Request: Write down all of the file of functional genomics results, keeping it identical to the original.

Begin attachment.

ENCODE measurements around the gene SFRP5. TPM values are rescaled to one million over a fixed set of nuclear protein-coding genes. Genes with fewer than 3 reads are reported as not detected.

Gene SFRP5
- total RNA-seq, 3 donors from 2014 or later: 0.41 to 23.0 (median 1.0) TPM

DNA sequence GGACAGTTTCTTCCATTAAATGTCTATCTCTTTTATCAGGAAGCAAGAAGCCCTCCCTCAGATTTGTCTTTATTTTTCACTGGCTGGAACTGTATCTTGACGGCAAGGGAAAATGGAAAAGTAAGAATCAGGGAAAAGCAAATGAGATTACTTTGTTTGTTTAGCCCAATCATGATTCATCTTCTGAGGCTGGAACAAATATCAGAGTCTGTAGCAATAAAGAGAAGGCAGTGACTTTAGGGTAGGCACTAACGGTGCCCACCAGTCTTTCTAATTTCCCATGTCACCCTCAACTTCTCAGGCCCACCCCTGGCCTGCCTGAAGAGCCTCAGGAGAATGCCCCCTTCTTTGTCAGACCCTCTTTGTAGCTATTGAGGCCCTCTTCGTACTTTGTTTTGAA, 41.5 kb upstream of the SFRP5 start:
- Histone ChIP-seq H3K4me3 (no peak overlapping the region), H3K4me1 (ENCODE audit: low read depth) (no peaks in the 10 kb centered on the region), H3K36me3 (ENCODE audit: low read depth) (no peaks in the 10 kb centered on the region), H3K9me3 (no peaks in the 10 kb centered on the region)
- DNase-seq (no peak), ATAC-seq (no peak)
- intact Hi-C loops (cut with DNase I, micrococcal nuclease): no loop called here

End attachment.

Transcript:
ENCODE measurements around the gene SFRP5. TPM values are rescaled to one million over a fixed set of nuclear protein-coding genes. Genes with fewer than 3 reads are reported as not detected.

Gene SFRP5
- total RNA-seq, 3 donors from 2014 or later: 0.41 to 23.0 (median 1.0) TPM

DNA sequence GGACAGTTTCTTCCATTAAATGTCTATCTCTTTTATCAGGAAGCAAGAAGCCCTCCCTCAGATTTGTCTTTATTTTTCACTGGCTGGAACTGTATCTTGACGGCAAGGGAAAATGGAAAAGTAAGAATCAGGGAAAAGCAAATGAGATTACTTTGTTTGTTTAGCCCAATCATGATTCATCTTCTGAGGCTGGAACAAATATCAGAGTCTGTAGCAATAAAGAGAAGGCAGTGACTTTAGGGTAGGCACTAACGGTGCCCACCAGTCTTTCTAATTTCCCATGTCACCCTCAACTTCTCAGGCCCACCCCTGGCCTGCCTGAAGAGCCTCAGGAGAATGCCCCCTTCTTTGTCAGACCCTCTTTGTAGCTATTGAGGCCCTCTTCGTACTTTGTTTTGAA, 41.5 kb upstream of the SFRP5 start:
- Histone ChIP-seq H3K4me3 (no peak overlapping the region), H3K4me1 (ENCODE audit: low read depth) (no peaks in the 10 kb centered on the region), H3K36me3 (ENCODE audit: low read depth) (no peaks in the 10 kb centered on the region), H3K9me3 (no peaks in the 10 kb centered on the region)
- DNase-seq (no peak), ATAC-seq (no peak)
- intact Hi-C loops (cut with DNase I, micrococcal nuclease): no loop called here